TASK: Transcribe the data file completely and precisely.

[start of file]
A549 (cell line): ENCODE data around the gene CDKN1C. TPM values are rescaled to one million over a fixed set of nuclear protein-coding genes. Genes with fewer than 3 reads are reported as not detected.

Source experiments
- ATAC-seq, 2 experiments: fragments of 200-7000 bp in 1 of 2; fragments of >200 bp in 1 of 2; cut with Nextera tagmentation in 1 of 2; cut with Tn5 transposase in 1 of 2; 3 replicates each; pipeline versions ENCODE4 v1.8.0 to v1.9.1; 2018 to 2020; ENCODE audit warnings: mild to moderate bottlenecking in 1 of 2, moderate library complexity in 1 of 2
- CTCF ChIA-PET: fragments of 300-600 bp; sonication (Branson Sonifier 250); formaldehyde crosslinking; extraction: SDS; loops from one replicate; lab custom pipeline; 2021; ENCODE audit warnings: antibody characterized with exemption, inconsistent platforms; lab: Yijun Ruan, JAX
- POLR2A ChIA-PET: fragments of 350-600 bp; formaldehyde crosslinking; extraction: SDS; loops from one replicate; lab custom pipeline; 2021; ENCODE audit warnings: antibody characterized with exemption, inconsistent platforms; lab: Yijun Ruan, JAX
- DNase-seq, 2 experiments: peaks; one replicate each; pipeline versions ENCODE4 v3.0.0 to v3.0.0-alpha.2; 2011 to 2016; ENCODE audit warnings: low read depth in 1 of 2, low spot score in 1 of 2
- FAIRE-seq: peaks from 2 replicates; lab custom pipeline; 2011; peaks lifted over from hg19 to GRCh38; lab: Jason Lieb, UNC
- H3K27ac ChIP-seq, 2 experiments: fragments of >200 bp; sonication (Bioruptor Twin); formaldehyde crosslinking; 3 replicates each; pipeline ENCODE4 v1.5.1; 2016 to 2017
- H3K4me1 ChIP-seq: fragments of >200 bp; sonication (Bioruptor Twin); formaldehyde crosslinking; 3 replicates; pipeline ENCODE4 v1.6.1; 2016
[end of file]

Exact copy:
A549 (cell line): ENCODE data around the gene CDKN1C. TPM values are rescaled to one million over a fixed set of nuclear protein-coding genes. Genes with fewer than 3 reads are reported as not detected.

Source experiments
- ATAC-seq, 2 experiments: fragments of 200-7000 bp in 1 of 2; fragments of >200 bp in 1 of 2; cut with Nextera tagmentation in 1 of 2; cut with Tn5 transposase in 1 of 2; 3 replicates each; pipeline versions ENCODE4 v1.8.0 to v1.9.1; 2018 to 2020; ENCODE audit warnings: mild to moderate bottlenecking in 1 of 2, moderate library complexity in 1 of 2
- CTCF ChIA-PET: fragments of 300-600 bp; sonication (Branson Sonifier 250); formaldehyde crosslinking; extraction: SDS; loops from one replicate; lab custom pipeline; 2021; ENCODE audit warnings: antibody characterized with exemption, inconsistent platforms; lab: Yijun Ruan, JAX
- POLR2A ChIA-PET: fragments of 350-600 bp; formaldehyde crosslinking; extraction: SDS; loops from one replicate; lab custom pipeline; 2021; ENCODE audit warnings: antibody characterized with exemption, inconsistent platforms; lab: Yijun Ruan, JAX
- DNase-seq, 2 experiments: peaks; one replicate each; pipeline versions ENCODE4 v3.0.0 to v3.0.0-alpha.2; 2011 to 2016; ENCODE audit warnings: low read depth in 1 of 2, low spot score in 1 of 2
- FAIRE-seq: peaks from 2 replicates; lab custom pipeline; 2011; peaks lifted over from hg19 to GRCh38; lab: Jason Lieb, UNC
- H3K27ac ChIP-seq, 2 experiments: fragments of >200 bp; sonication (Bioruptor Twin); formaldehyde crosslinking; 3 replicates each; pipeline ENCODE4 v1.5.1; 2016 to 2017
- H3K4me1 ChIP-seq: fragments of >200 bp; sonication (Bioruptor Twin); formaldehyde crosslinking; 3 replicates; pipeline ENCODE4 v1.6.1; 2016